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The Witchcraft Bottle of Rouen Road

Beneath what would soon become a building filled with stories, something extraordinary was discovered: a witch bottle buried centuries ago to ward off evil.

The ghost of St Michael at Thorn. CREDIT: Photo: With permission from Nick Stone

It was 1967 and work had begun on the new state-of-the-art building for Eastern Counties Newspapers on a site that had suffered terribly during Blitz bombing. As the foundations were laid for Prospect House, contractors recovered skeletal remains from across the site and a curious pottery bottle, stoppered, filled with mysterious items, was uncovered.

Once opened, 63 iron nails, 38 bronze pins and human hair was found, items which were passed to Norwich Castle Museum. It is likely that another element of the bottle had evaporated: urine.

‘Witch bottles’ is the name given to 17th–century glass and stoneware vessels believed to have served as objects for ritual protection or as the containers of a ‘prepared cure’ against witchcraft.

Found concealed under or within buildings, in churchyards, ditches and riverbanks, the bottles often contain pins and nails, urine, hair, nail clippings, ‘spirit trap’ threads and thorns. The urine was believed to lure witches traveling through a supernatural “otherworld” into the bottle, where they would then be trapped on the pins’ sharp points.

Witch bottles are believed to have originated in East Anglia in the late Middle Ages and were introduced to North America by colonial immigrants, meaning the tradition continued well into the 20th century on both sides of the Atlantic.

Bellarmine's at the former Bellarmine Museum in Swaffham. CREDIT; Siofra Connor

Back in 17th century Britain, small containers such as these had a big job and were seen as legitimate, medically and scientifically grounded cures for particular kinds of bewitchment.

They may well have been buried as part of a ritual and purchased from travelling cunning folk, physicians, astrologers or healers.

Rouen Road was constructed as part of post war redevelopment in the 1960s to relieve King Street from through traffic. Prospect House was built on the former junction of Golden Ball Street and Rising Sun Lane: the sculpture by Bernard Meadows outside the building gives a nod to the Golden Ball pub sign with its burnished globe.

In 1962, the pub, nearby buildings and Rising Sun Lane were compulsorily purchased by the corporation to form the new road, whose name links it to Norwich’s twin city in Normandy, Rouen.

In the car park behind Prospect House, St Michael at Thorn is remembered on a blue plaque, a Norman church which was destroyed by an enemy bomb in 1942 which once served a short stretch of Ber Street and the steeply-descending streets towards the River Wensum.

Black and white photograph of an old Norwich church .
St Michael at Thorn pictured in 1931. CREDIT: George Plunkett

The skeletal remains found at one end of the site are likely to be from St Michael, which once served a community known as ‘The Village on the Hill’ and included a small Italian community.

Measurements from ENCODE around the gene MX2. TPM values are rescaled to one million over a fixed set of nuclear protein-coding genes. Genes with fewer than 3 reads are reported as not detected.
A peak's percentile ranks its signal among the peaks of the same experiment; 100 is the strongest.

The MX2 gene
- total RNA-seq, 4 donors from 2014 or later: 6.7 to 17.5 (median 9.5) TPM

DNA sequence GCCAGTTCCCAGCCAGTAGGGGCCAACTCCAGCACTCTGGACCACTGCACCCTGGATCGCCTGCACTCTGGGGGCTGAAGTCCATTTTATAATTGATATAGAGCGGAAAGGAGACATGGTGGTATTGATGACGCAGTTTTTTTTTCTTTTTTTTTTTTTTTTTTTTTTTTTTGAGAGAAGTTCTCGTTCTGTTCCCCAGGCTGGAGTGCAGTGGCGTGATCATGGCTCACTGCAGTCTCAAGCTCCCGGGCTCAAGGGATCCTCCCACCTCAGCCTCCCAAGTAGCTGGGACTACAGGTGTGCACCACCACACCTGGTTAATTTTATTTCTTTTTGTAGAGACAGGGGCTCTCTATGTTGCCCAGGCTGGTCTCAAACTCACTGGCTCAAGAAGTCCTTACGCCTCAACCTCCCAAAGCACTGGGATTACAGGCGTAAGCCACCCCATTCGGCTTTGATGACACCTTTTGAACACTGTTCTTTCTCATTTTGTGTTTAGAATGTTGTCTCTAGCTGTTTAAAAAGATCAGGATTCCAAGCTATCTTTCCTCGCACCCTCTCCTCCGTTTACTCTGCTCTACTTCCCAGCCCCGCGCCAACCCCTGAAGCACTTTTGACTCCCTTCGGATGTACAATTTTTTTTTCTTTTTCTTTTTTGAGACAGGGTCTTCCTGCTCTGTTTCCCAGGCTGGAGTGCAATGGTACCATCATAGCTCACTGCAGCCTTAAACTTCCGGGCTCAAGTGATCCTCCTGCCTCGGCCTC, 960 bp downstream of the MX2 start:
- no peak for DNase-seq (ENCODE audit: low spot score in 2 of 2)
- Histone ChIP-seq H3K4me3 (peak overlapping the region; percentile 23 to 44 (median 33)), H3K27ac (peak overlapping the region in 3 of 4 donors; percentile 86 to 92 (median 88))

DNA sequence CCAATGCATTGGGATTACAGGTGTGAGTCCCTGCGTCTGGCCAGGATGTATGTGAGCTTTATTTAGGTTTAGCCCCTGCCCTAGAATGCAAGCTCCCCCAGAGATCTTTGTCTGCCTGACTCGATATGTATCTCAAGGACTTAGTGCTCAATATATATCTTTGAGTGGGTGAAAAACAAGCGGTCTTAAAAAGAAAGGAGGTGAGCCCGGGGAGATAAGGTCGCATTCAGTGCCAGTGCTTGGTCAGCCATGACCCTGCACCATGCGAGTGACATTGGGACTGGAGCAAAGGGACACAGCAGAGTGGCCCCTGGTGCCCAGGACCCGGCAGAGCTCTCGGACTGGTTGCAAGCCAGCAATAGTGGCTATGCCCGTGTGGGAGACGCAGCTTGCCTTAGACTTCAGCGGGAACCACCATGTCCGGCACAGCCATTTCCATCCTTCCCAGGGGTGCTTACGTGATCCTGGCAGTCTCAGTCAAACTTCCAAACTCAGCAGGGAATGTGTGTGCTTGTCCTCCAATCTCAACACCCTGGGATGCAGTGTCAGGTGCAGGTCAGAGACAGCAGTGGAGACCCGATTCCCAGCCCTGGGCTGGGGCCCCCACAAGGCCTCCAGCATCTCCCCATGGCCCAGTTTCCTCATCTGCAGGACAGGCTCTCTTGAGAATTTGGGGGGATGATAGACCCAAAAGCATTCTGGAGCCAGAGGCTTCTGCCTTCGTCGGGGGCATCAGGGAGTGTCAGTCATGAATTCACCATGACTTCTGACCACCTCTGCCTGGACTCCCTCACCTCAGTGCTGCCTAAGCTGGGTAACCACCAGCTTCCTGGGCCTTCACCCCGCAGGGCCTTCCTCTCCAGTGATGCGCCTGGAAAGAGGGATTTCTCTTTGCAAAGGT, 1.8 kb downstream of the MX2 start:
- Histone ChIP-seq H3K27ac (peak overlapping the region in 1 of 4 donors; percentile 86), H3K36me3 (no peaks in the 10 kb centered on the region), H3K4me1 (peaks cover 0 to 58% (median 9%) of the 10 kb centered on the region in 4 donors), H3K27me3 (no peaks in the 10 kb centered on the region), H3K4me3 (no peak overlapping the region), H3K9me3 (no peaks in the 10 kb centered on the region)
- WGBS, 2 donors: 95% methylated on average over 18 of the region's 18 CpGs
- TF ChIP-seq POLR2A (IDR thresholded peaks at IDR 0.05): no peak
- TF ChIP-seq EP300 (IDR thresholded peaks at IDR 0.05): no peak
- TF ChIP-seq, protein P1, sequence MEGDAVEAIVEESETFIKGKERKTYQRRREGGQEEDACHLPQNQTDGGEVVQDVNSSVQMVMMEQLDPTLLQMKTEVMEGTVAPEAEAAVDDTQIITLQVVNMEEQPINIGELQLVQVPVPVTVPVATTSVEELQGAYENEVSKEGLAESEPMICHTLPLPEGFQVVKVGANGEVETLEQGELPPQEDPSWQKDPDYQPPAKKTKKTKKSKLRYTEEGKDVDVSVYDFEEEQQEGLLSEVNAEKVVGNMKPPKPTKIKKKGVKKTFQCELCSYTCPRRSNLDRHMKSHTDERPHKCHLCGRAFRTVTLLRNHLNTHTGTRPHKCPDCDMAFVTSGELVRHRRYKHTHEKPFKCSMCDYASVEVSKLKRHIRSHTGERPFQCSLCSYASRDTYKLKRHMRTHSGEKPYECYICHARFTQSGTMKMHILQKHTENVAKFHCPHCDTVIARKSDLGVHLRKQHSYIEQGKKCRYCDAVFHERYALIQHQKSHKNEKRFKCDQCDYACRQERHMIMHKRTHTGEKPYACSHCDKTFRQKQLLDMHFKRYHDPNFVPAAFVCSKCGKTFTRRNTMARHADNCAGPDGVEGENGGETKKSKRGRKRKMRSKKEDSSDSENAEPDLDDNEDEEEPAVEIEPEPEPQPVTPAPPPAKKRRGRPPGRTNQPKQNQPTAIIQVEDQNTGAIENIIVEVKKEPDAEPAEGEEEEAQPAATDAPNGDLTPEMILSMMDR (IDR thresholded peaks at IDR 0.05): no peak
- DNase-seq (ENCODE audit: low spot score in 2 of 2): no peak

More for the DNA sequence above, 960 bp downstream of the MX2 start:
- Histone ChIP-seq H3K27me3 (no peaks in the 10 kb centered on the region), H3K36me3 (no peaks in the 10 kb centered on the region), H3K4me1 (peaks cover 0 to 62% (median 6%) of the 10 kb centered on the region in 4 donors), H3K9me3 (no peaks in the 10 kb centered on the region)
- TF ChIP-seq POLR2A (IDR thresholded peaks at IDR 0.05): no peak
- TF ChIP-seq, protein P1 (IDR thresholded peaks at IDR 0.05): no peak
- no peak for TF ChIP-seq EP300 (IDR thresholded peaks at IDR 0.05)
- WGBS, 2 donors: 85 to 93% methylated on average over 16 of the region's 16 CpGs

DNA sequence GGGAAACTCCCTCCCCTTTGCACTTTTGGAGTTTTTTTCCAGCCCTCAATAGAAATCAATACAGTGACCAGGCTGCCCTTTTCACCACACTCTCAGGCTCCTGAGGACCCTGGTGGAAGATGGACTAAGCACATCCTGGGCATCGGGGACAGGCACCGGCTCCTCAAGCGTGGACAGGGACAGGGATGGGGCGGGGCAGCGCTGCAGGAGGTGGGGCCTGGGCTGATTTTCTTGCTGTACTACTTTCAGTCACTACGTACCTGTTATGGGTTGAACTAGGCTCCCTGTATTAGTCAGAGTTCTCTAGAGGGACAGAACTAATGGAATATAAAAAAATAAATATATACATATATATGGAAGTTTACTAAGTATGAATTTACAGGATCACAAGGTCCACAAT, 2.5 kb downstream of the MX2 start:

Meanwhile, the skeletons at the other end of the site – along with the witch bottle – were found where, hundreds of years of years later, an idea for a project that catalogued Norfolk’s folklore was born in Prospect House.

And now, many years later, we are still enticing folklore lovers, stone spotters, paranormal investigators, cryptozoologists, folk horror enthusiasts, ufologists, magic users and all other curious souls to join us on our strange journeys around the county.

Further reading:

Other witch bottles were found close to this Rouen Road find. A 17th century bellarmine jar found buried upside-down and filled with iron nails and human hair was found in 1950 at a building on the corner of King Street and Music House Lane. It is held at Norwich Castle Museum, a note attached reads: “The contents of this early 17th century jar strongly suggests its use for witchcraft.”

Another was found on King Street during building work in 1970 when the St John’s Ambulance Headquarters were being built. A bellarmine ‘witch bottle’ was found 12ft underground – at the same depth as the cellars under the street - containing iron nails, bronze pins and human hair.

Witch bottle found at Swardeston, Norfolk. CREDIT: Siofra Connor

At the top of St Stephen’s Street in an area now occupied by a frozen food supermarket, a digger unearthed a witch bottle in 1960, buried under what would have been a house or shop’s frontage.

Recently, the Pitt Rivers Museum in Oxford hosted a live online ‘unstoppering’ of a Norfolk witch bottle which had been found in 1893 from what was thought to be the courtyard or garden of the former Duke of Norfolk’s Palace in Norwich.

While it seemed to have been opened sometime after its discovery and the contents noted, it was subsequently re-sealed and hasn’t seen the light of the day for more than a century.

Watch the Norfolk genie (urine) escape the bottle here…

There is a wonderful account of what it was like living in this area in the early 1950s, before the wrecking ball fell, HERE.

Nick Stone’s Blitz Ghosts: St Michael at Thorn account:


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